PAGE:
Those of us familiar with American politics may criticize the conduct of the media, generally dubbed ‘the press’ over its failure to keep the Bush Administration accountable over the past seven years. This criticism comes from a deep memory of the specific relationship the press has had with public officials, specifically presidents. Whether it be the dogged interview style of a female reporter that kept Mr Van Buren in the Potomac River naked until he answered her questions or an exasperated Mr Grant commentating on the number of press and office-seekers hanging out in the Willard Hotel lobby that gave a title to a new group of Washington insiders. It could be the friendly and almost equal exchange of favors and information that characterized the Roosevelt cousins or the media inspired, media driven Camelot era.

From Watergate, a new golden age began, and though charmed for eight years by Reagan the press never lost sight of its role within the public discourse, acting as advocate and at times mediator. It is this history and the similar histories of western European democracies in England and France and Germany that has inspired the press in former communist countries. If the model cannot be followed in content then the hope often is to replicate in at least style. Unfortunately, in Slovakia, even this has proved elusive since the new government took office in May 2006. Reviled at best, locked-out in typical ‘Soviet’ style at worst, the Slovak press and Slovak government have a horrible relationship.

This relationship between the government and the Slovak media grew even more tense last week. At a meeting in Veľký Krtíš on April 22, Prime Minister Robert Fico did not even try to hide his disappointment with the media's conduct. Spurning all questions, instead he spoke to what he saw as media bias. This is a mantra often tried by politicians around the globe and its moderate success has made such repeated efforts possible. The difference last week is in how Mr Fico treats the press. Unlike Mr Blair’s bright smile or Mr Bush’s nicknames given to the American press corps that follow him Mr Fico actions indicate clear disdain. You know you are on the s#*t list if Mr Bush revokes the nickname or worse calls you by an expletive. Losing access to Whitehall is Blair’s equivalent. Mr Fico does not even bother with a list.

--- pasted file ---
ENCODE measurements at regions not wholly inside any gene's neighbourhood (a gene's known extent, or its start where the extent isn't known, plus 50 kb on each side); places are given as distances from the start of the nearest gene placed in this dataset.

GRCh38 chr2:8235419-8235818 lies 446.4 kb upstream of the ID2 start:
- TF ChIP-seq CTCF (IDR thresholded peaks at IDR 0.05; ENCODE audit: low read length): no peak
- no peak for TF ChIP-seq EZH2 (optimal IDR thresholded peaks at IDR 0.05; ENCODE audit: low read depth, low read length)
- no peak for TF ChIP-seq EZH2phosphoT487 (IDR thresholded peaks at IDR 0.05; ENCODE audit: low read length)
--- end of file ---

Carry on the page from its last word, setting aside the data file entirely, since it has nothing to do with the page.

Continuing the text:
For Slovakia to evolve in its democratic experiment all elements need to function. This includes dialogue between the executive and the fourth branch of government, the press. Mr Fico likes to tout his populist credentials, it is important for him to remember that the people also hear his message by reading newspapers and watching television.

Wednesday, May 02, 2007

Preparations for euro introduction

Ninety-three percent of Slovak companies believe the introduction of the euro will have an impact on their work, according to a survey that aimed to find out how prepared Slovak companies are for euro adoption. The poll was carried out in March of 2007 by the Ernst & Young professional services company. This is very good news, however it is who was surveyed that was the trouble. The most advanced in their preparations were the financial sector and firms concerned with network industries and telecommunications. This was to be expected, what is a bit confusing and frustrating is though Slovak companies of various sizes participated as many as 50 percent of the companies were based in Bratislava, the capital.

Slovakia's motto is 'Little Big Country'. Yes, it is small, but from Trencin, Zilina, and Martin to the north; Banska Batrisa in the center and Kosice in the east there are many major cities with international business interests. Why did this poll not have more of a representation throughout the rest of the country? Education and prepardness are the two vital ingredients for the Slovak Republic before January 2009. These two ingredients will also go a long way in solving the apathy and silencing the cynics in the country, not to mention assist companies work out their strategic analyses. Time, one might argue is still on our side here in Slovakia. Candidates for the presidency in the U.S. hoping to move to a new residence in January 2009 would tell us otherwise.